Written by Al Krulick, Editor in Chief for Business View Magazine
Retail is the nation’s largest private-sector employer, supporting one in four U.S. jobs — 42 million working Americans, and contributing $2.6 trillion to annual GDP. Retail is a daily barometer for the nation’s economy, and, right now, the barometer is reading high and the weather is good, with sunny skies attributable to a healthy economy, low unemployment, and strong consumer confidence. The numbers tell the story, and numbers never lie.
During the recent biggest shopping “weekend” of the year – the five days between Thanksgiving and Cyber Monday – some 165 million Americans went on a shopping spree, both in stores and online. And there are still several more shopping weeks left before Christmas, when the county’s buying public will end up spending roughly between $717 and $721 billion – approximately 20 percent of the year’s total retail sales – on goods and gifts.
The software company, Adobe, determined that U.S. consumers spent $3.7 billion online on Thanksgiving, and another $6.2 billion on Black Friday, with $2.1 billion of those Black Friday online sales made on smartphones. The most popular items included laptops, streaming devices, video games, and toys. Research from software company, Salesforce, shows that consumers actually shopped online all week—with purchases hitting their peak after Thanksgiving dinner—as mobile use began increasing after 4 p.m.in each time zone and hit its high between 8 p.m. and 10 p.m.
According to the National Retail Federation (NRF), the average shopper spent $313.29 over the five-day period. The biggest spenders were older Millennials and Gen Xers (35-44 years old) at $413.05. Gen Zers and younger Millennials (aged 18-24) spent an average $149 on holiday purchases for themselves, more than any other generation. Their top purchases over the weekend included apparel, toys, books and video games, electronics, and gift cards.
Another reason for the good numbers: the dynamic nature of the retail industry and the investments in technology made by the retailers in order to make shopping as quick and simple as possible. For example, this year marks the first time Macy’s will have mobile checkout at all of its stores. The Gap, Old Navy, Banana Republic, and Athleta also are equipping employees at most locations with devices to check out customers on the spot. And at Wal-Mart, a digital map within the store app will pinpoint the exact location where a customer can find whatever he or she is looking for.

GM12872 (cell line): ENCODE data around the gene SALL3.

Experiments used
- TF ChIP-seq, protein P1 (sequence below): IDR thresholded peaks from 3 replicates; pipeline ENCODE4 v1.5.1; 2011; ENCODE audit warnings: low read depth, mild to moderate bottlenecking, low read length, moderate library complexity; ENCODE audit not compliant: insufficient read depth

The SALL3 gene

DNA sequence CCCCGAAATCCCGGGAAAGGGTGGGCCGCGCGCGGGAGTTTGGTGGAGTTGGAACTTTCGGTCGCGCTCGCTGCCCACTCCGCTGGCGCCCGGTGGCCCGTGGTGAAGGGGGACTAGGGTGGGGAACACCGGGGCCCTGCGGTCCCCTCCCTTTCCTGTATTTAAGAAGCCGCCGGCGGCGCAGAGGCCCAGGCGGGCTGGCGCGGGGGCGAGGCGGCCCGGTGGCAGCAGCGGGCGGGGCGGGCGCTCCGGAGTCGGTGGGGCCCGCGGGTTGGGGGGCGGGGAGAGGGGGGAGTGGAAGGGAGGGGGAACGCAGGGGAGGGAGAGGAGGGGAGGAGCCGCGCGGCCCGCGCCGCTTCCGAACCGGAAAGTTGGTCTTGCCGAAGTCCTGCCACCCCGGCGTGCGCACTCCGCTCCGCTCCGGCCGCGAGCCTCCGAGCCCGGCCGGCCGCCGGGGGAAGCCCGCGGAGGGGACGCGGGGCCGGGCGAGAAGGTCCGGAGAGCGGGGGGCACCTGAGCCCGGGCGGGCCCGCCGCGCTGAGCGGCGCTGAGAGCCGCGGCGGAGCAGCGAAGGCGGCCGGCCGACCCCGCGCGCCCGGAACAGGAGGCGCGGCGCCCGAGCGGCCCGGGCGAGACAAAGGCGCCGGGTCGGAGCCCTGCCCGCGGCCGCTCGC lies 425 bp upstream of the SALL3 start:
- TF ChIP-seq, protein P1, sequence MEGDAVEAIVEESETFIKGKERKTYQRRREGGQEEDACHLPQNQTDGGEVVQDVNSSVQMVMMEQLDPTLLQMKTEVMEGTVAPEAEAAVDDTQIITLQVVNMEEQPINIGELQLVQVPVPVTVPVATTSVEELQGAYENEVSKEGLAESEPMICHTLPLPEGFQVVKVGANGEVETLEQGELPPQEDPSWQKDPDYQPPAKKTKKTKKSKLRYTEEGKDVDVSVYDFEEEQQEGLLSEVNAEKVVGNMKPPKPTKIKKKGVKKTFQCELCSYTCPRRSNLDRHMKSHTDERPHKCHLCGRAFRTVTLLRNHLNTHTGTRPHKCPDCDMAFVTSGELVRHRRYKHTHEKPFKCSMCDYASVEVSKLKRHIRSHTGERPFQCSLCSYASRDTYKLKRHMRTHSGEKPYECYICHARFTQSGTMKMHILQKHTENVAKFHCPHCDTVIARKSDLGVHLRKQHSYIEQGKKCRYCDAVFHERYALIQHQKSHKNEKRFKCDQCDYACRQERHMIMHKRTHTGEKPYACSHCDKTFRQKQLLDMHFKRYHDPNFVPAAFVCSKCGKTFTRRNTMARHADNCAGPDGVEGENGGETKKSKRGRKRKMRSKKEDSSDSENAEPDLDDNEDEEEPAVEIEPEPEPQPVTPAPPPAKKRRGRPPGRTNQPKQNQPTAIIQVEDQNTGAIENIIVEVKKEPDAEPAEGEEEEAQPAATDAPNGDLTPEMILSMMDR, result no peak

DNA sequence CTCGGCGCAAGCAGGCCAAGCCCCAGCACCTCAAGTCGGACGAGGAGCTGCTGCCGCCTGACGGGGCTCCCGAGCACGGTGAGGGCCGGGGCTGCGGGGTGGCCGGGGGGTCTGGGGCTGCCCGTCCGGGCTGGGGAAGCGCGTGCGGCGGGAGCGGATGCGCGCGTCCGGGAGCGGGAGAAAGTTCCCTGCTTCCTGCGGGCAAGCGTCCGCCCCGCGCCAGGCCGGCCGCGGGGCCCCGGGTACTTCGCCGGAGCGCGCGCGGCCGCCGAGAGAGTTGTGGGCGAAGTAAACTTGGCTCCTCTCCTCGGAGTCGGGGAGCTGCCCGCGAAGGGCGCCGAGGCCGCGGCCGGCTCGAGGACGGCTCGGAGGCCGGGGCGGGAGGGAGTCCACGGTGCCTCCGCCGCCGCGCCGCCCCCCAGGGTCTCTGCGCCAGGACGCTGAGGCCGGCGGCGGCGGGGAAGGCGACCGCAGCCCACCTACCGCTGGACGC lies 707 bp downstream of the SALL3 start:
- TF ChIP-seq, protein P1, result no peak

Such shortcuts are critical. For example, a survey by the consultancy company, Deloitte, found that 27 percent of those polled would rather tap into alternate checkout options — like using a smartphone to scan and pay for a purchase as they shop, or buying online and then picking the gift up at a store — in order to skip long checkout lines.
As we continue to celebrate – and buy – during the rest of the holiday season, it’s interesting to note that in contrast to the 165 million of us who shopped over Thanksgiving, only 113 million Americans made it to the polls this past Election Day, or mailed in their ballots, or voted early. That’s 52 million U.S. citizens who, for whatever reason, found it too difficult to exercise their franchise – perhaps because they didn’t want to wait on a long line?
So, here’s a thought: What if voting could be made as quick and simple as making an online or smartphone purchase? What if a click or a swipe could serve as an “alternate checkout option,” so that tens of millions of American consumers, who, arguably, may not have the time or inclination to vote, would do so if only it were made easier? Perhaps it’s time for the rest of us to follow the lead of the modern retail industry and develop some hi-tech shortcuts. The technology is available and it seems to be working well for them. After all, the numbers never lie.